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A Basketball Confession

Posted by Steve Bzomowski on March 26, 2014

A dozen or so years ago, before Steve Nash’s NBA MVP seasons, a former player of mine at Harvard, Keith Webster ’87, said something to me that I still think about every now and then. Keith was a great player at Harvard: all-Ivy; 1000+ points scorer; came within a whisker, actually someone else’s guaranteed contract whisker, of making the Utah Jazz; son of a legendary coach and a student of the game. Keith also has worked the vast majority of our NTL Santa Barbara Weekend Camps the past 20 years. I consider him a very good friend.

So, circa 2000, just around the time people were really starting to be wowed by Steve Nash’s play, Keith, during a break at one of the camps, said, “you know, Coach, Steve Nash’s game reminds of me of your game, except you lack his toughness”. My first thought was: “I’m a better, more creative passer than Nash”. Second thought, the one that has stuck with me: “What’s he mean ‘lack his toughness'”? Keith is probably 3 inches taller than me and he’s got me by at least 30 lbs but I grabbed him by the neck anyway, and threw him to the ground. Well, actually, I didn’t, and couldn’t have, but would that have proved him wrong about my toughness? Didn’t I have a reputation, formed after college and in the million pick-up games I’d played since, of the guy most likely to get in a roll-on-the-floor, need-to-be-separated-from-the-other guy scrape? Furthermore, did I not utter a word, in the last pick-up game I played against Keith (a few years after he’d graduated and when I, at 39 y/o, was at my peak as a player), when he poked my crossover away and I separated my shoulder while diving for the ball so he wouldn’t get it? Not a peep came out through pain. (That shoulder still bothers me.) Wasn’t that tough? And how many times did I have to break my nose (2 and counting) to prove my toughness?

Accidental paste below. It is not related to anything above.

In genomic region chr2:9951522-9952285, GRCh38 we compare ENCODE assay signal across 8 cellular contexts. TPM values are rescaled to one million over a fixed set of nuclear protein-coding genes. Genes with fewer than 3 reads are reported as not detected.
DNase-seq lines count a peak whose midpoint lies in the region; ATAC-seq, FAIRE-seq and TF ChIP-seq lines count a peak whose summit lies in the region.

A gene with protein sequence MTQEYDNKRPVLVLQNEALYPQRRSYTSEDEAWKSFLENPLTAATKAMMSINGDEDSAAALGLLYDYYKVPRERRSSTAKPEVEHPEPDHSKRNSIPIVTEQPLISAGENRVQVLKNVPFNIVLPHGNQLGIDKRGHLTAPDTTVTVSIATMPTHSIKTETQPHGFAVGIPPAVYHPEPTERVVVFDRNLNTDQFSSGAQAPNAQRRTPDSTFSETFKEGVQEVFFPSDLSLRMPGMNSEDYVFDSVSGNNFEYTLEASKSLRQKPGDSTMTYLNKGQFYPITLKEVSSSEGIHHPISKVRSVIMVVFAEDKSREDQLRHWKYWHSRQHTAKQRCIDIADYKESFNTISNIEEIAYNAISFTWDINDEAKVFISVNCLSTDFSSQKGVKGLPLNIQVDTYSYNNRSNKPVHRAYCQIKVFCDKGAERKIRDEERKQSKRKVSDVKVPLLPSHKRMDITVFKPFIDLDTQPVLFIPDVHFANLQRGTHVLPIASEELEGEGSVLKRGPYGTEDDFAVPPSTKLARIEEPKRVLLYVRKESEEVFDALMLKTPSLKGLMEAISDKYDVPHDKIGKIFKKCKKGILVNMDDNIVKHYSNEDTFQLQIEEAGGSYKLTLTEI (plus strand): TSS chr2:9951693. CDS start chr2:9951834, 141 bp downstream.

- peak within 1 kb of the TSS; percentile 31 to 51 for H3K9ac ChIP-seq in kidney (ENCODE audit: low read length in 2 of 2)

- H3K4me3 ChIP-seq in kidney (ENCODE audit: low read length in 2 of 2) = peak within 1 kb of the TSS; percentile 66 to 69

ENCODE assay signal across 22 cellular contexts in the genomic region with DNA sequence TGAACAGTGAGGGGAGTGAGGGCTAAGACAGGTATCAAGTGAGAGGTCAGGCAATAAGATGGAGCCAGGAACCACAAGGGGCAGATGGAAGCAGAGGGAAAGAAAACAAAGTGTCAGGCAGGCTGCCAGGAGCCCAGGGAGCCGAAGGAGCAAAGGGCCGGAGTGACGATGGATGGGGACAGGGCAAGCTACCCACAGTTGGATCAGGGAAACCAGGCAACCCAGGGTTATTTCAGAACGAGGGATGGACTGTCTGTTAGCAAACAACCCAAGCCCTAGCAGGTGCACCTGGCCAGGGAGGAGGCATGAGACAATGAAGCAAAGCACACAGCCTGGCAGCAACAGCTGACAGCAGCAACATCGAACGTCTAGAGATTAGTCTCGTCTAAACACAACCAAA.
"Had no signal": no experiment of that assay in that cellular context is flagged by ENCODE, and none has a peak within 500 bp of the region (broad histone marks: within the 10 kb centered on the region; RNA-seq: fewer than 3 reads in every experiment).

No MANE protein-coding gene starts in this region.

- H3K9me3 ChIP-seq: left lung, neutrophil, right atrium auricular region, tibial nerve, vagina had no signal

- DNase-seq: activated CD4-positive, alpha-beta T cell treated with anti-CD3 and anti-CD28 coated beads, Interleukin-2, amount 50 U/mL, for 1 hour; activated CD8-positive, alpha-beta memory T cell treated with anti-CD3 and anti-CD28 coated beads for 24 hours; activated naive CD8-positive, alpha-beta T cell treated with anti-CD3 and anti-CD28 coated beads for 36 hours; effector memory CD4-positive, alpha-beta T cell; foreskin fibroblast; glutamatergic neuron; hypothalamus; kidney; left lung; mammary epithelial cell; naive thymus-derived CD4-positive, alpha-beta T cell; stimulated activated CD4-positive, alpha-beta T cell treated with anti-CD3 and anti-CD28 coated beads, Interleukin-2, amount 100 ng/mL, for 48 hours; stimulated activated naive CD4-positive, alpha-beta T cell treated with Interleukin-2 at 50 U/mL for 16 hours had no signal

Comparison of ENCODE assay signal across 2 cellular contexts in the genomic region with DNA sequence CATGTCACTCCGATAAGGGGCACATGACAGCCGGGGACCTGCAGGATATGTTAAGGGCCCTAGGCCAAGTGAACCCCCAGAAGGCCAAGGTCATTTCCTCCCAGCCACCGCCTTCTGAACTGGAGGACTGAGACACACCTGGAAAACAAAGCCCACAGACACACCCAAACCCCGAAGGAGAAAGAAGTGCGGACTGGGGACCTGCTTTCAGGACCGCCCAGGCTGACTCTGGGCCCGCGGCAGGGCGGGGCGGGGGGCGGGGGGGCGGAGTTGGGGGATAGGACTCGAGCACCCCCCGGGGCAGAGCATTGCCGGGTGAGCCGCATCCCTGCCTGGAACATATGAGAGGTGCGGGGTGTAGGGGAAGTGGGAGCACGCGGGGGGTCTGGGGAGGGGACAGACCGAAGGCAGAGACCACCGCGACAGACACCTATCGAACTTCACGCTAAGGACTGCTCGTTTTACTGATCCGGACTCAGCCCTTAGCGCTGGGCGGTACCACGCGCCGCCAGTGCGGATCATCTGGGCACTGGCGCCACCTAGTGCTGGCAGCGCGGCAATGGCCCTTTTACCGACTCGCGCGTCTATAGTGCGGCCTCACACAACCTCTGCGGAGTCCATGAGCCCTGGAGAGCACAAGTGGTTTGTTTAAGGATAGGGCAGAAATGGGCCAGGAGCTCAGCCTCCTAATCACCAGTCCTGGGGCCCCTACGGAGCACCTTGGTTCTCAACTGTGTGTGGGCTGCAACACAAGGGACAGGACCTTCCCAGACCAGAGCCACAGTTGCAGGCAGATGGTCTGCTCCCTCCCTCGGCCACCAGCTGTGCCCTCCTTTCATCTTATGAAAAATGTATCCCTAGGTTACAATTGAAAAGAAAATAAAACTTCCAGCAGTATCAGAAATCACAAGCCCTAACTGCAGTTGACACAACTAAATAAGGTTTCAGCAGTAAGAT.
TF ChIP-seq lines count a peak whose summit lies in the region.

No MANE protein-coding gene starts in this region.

I admire Steve Nash’s shooting form. I’ve studied it and that form is what we teach at the Never Too Late Basketball Camps and Clinics: Elbow under the ball, opposite elbow up and out, shooting forearm straight as the walls around you. Up and out and follow-through. Here’s one question I’d have for Nash: did he start fights on the court in high school and college? Fights that he had no intention of finishing or continuing? I confess: My high school team had a center named Uriah Richards. He was 6’4″ maybe 6’5″ and with the hair, the ‘fro, looked 6’8″. I knew whatever I started, he’d finish; pick me up off the heap, toss me aside, and step in. Could this be what Keith meant? If so, Keith was right; I wasn’t tough but I sure liked everyone thinking so.

(He actually has said many things to me over the years that I think about every now and then – like once telling me that I had “the ugliest shot of any coach he’d ever known” to last year saying I had “perfect form on my shot from the waist up”. Note: I haven’t changed my shot since 6th grade.)

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“Playing and Winning Together in Louisiana’s Sabine Parish”

Posted by Steve Bzomowski on February 25, 2007

from The NY Times:

“After nine hours of basketball, the air-conditioning system seemed to have a nervous breakdown. Still, more than 500 fans shoehorned into the tiny, sheet-metal gym at Pleasant Hill High School on Saturday night. When the bleachers filled, some people grabbed folding chairs. Others sat on the floor along the baseline. Flashes of yellow rippled through the crowd as spectators fanned themselves with a booklet of team rosters.

All seven high schools in Sabine Parish have won boys state titles; five of the girls teams have won. They had squeezed inside to see the Zwolle Hawks, the county power that is either 43-0 or 44-1 this season, depending on the inclusion of two informal games. Some fans had arrived in the morning, sitting through six previous games of the Sabine Shootout, a tune-up for the Louisiana state playoffs that begin Feb. 23.

There are thousands of one-blink communities like Zwolle (pronounced ZWAH-lee) around the country. Some, in states like Indiana and Kentucky, have become mythic for their hoops-on-a-barn devotion. But perhaps nowhere does basketball zealotry surpass the rural fervor of the timber and railroad towns of Sabine Parish.

All seven parish high schools have won a state championship in boys basketball; five of the girls teams have. The nation’s greatest schoolboy scorer and its leading career rebounder played in this poor, racially diverse county on the Texas border in north-central Louisiana. So did the highest-scoring boys and girls teams, according to the National Federation of State High School Associations.

‘If it’s not round and bouncing, it don’t matter around here,’ Bradley McLaren, 24, the Zwolle coach, said.”

continue here:

(Thanks to Nelson Wang for the tip!)

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